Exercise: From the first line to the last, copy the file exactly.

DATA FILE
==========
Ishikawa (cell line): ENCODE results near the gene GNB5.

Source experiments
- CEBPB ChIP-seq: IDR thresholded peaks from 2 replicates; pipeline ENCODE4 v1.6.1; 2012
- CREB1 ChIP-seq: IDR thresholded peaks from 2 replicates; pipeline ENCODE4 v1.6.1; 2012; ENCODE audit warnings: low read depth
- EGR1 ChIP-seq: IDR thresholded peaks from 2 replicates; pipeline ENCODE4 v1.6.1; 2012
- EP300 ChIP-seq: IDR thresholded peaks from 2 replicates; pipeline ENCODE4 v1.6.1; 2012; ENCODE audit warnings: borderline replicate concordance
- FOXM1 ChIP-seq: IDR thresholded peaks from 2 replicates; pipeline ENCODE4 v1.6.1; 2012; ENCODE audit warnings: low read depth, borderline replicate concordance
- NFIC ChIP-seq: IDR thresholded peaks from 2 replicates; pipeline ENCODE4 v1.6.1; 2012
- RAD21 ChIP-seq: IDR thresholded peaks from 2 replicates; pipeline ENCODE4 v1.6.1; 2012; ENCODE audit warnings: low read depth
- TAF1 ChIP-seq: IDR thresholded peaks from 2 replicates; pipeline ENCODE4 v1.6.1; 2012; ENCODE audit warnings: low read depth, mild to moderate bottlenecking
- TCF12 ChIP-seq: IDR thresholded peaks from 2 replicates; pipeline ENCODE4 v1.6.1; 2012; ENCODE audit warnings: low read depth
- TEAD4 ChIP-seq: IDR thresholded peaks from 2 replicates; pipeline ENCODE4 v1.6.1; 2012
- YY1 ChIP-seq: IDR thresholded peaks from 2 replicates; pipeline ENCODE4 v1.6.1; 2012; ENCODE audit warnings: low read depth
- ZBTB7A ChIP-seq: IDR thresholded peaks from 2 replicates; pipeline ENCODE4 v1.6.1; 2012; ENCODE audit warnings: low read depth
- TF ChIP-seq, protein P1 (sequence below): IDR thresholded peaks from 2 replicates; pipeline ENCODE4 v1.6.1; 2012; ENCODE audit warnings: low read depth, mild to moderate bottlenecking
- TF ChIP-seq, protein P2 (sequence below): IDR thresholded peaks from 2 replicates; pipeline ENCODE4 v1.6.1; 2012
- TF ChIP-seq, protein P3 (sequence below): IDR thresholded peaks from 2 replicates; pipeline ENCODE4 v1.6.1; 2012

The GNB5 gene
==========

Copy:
Ishikawa (cell line): ENCODE results near the gene GNB5.

Source experiments
- CEBPB ChIP-seq: IDR thresholded peaks from 2 replicates; pipeline ENCODE4 v1.6.1; 2012
- CREB1 ChIP-seq: IDR thresholded peaks from 2 replicates; pipeline ENCODE4 v1.6.1; 2012; ENCODE audit warnings: low read depth
- EGR1 ChIP-seq: IDR thresholded peaks from 2 replicates; pipeline ENCODE4 v1.6.1; 2012
- EP300 ChIP-seq: IDR thresholded peaks from 2 replicates; pipeline ENCODE4 v1.6.1; 2012; ENCODE audit warnings: borderline replicate concordance
- FOXM1 ChIP-seq: IDR thresholded peaks from 2 replicates; pipeline ENCODE4 v1.6.1; 2012; ENCODE audit warnings: low read depth, borderline replicate concordance
- NFIC ChIP-seq: IDR thresholded peaks from 2 replicates; pipeline ENCODE4 v1.6.1; 2012
- RAD21 ChIP-seq: IDR thresholded peaks from 2 replicates; pipeline ENCODE4 v1.6.1; 2012; ENCODE audit warnings: low read depth
- TAF1 ChIP-seq: IDR thresholded peaks from 2 replicates; pipeline ENCODE4 v1.6.1; 2012; ENCODE audit warnings: low read depth, mild to moderate bottlenecking
- TCF12 ChIP-seq: IDR thresholded peaks from 2 replicates; pipeline ENCODE4 v1.6.1; 2012; ENCODE audit warnings: low read depth
- TEAD4 ChIP-seq: IDR thresholded peaks from 2 replicates; pipeline ENCODE4 v1.6.1; 2012
- YY1 ChIP-seq: IDR thresholded peaks from 2 replicates; pipeline ENCODE4 v1.6.1; 2012; ENCODE audit warnings: low read depth
- ZBTB7A ChIP-seq: IDR thresholded peaks from 2 replicates; pipeline ENCODE4 v1.6.1; 2012; ENCODE audit warnings: low read depth
- TF ChIP-seq, protein P1 (sequence below): IDR thresholded peaks from 2 replicates; pipeline ENCODE4 v1.6.1; 2012; ENCODE audit warnings: low read depth, mild to moderate bottlenecking
- TF ChIP-seq, protein P2 (sequence below): IDR thresholded peaks from 2 replicates; pipeline ENCODE4 v1.6.1; 2012
- TF ChIP-seq, protein P3 (sequence below): IDR thresholded peaks from 2 replicates; pipeline ENCODE4 v1.6.1; 2012

The GNB5 gene